US v. Johnny Baker
UNPUBLISHED UNITED STATES COURT OF APPEALS FOR THE FOURTH CIRCUIT
UNITED STATES OF AMERICA, Plaintiff - Appellee, v. JOHNNY LYNN BAKER, Defendant - Appellant.
Appeal from the United States District Court for the Eastern District of Virginia, at Richmond. James R. Spencer, Chief District Judge. (3:07-cr-00435-JRS-1)
October 28, 2009
November 6, 2009
Before WILKINSON, MICHAEL, and KING, Circuit Judges.
Affirmed by unpublished per curiam opinion.
Steven Jay Rozan, STEVEN JAY for Appellant. Dana J. Samuel E. Fishel, Special Elizabeth C. Wu, Assistant Virginia, for Appellee.
ROZAN & ASSOCIATES, Houston, Texas, Boente, United States Attorney, Assistant United States Attorney, United States Attorney, Richmond,
Unpublished opinions are not binding precedent in this circuit.
PER CURIAM: A jury convicted Johnny Baker of possession of child pornography, in violation of 18 U.S.C.A. § 2252A(a)(5)(B) (West Supp. 2009). The district court sentenced Baker to 108 months Finding no error, we
of imprisonment and Baker now appeals. affirm. Baker argues that the
discretion in admitting evidence of Baker's possession of images and videos of child pornography that were not charged in the indictment. We review a district court's determination of the
admissibility of evidence under Fed. R. Evid. 404(b) for abuse of discretion. Cir. 1997). United States v. Queen, 132 F.3d 991, 995 (4th An abuse of discretion occurs only when "the
[district] court acted arbitrarily or irrationally in admitting evidence." United States v. Williams, 445 F.3d 724, 732 (4th
Cir. 2006) (internal quotation marks and citation omitted). Rule 404(b) prohibits the admission of "[e]vidence of other crimes, wrongs, or acts . . . to prove the character of a person in order to show action in conformity therewith." R. Evid. 404(b). However, such evidence is "admissible Fed. for
other purposes, such as proof of motive, opportunity, intent, preparation, mistake. . . plan, ." Id. knowledge, Rule identity, is an or absence of rule,
allowing evidence of other crimes or acts to be admitted, except 2
that which tends to prove only criminal disposition. 132 F.3d at 994-95. For such evidence to be admissible, it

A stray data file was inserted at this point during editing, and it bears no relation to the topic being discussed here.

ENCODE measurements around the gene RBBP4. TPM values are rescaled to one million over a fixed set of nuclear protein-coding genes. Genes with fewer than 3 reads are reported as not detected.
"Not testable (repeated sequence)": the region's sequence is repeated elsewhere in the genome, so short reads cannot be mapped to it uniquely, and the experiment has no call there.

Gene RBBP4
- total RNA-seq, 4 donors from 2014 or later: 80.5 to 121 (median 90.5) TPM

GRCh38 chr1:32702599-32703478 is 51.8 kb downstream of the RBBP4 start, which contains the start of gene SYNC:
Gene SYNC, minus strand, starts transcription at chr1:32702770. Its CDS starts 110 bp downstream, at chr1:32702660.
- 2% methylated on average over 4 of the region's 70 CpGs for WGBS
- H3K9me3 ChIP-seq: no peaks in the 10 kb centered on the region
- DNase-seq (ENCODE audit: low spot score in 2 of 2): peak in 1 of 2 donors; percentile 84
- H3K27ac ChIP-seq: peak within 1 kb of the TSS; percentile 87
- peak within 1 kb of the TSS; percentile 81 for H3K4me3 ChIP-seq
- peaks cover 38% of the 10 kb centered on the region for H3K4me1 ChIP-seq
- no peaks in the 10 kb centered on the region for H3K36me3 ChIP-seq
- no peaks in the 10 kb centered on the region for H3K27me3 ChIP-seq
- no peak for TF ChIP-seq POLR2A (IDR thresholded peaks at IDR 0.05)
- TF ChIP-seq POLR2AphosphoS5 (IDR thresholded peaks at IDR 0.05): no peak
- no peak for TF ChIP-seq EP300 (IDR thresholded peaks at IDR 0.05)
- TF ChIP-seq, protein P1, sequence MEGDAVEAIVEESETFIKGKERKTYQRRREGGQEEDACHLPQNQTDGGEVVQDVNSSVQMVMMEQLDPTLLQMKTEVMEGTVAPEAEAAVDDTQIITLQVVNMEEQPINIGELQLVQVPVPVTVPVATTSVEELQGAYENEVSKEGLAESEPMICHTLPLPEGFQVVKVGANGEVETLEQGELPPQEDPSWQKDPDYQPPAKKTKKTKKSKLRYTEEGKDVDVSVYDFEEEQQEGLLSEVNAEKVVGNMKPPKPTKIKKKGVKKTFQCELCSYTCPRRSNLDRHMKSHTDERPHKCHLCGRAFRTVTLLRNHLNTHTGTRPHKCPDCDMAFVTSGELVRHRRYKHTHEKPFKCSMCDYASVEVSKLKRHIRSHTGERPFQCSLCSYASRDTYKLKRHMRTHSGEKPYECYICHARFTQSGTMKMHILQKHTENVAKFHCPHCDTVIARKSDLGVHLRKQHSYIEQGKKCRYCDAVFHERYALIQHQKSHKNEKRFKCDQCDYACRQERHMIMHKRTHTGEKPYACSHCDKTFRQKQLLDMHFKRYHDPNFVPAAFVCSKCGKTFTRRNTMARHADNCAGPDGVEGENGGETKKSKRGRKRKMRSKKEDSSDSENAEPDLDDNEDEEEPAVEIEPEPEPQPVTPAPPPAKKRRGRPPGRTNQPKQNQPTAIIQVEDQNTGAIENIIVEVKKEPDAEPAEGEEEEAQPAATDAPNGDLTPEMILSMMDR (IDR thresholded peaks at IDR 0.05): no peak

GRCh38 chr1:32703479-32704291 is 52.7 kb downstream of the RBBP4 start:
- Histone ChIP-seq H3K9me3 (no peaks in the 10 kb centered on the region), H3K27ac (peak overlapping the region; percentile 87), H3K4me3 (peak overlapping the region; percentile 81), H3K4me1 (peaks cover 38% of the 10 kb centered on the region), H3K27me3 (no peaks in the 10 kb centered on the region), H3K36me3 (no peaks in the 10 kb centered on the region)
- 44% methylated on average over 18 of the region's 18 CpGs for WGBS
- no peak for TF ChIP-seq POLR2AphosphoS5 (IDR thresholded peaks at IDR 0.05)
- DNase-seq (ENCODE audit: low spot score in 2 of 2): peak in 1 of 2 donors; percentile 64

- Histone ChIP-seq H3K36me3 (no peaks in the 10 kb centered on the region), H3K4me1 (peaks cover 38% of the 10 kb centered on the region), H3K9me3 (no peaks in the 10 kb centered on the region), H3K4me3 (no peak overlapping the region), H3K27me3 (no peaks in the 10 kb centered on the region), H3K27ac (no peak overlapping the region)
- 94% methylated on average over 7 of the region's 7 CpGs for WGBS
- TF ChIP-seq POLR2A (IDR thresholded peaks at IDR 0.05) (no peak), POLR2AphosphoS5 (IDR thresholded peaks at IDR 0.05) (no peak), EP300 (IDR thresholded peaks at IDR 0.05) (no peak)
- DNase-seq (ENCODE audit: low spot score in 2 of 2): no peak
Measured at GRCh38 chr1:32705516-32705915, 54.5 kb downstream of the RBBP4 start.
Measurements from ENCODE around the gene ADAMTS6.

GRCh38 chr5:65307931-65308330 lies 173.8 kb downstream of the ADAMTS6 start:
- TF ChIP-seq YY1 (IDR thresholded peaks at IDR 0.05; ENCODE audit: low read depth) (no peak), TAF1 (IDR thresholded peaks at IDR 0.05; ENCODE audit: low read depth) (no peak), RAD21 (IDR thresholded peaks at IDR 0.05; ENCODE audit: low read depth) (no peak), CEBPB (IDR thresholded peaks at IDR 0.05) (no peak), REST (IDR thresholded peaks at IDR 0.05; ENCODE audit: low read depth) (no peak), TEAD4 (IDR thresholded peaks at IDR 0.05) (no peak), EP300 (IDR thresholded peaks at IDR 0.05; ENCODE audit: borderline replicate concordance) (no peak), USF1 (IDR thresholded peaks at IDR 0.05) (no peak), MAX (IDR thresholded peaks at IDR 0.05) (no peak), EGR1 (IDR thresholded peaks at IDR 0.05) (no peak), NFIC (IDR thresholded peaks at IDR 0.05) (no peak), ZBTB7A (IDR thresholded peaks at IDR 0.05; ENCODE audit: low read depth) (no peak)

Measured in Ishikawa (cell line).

"(1) relevant to an issue other than the general character of the defendant; (2) necessary to prove an element of the charged offense; and (3) reliable." 305, 312 (4th Cir. 2004) United States v. Hodge, 354 F.3d (citing Queen, 132 F.3d at 997).
Additionally, the probative value of the evidence must not be substantially outweighed by its prejudicial effect. Id.
(citing Fed. R. Evid. 403). Baker argues that the evidence of his possession of uncharged images and videos of child pornography was not
relevant because there was insufficient evidence to demonstrate that the images were in fact child pornography and that he
possessed the images.
However, when the relevancy of evidence
depends on the fulfillment of a condition of fact, the district court "simply examines all the evidence in the case and decides whether the jury could reasonably find the condition fact . . . by a preponderance of the evidence." Huddleston v. United
States, 485 U.S. 681, 690 (1988).
We have reviewed the record
on appeal and conclude that there was sufficient evidence for the jury to conclude that the uncharged images and videos
contained child pornography and that Baker possessed them.
Accordingly, we affirm the judgment of the district court. legal before We dispense with oral argument because the facts and contentions the court are and adequately argument presented not in aid the the materials decisional
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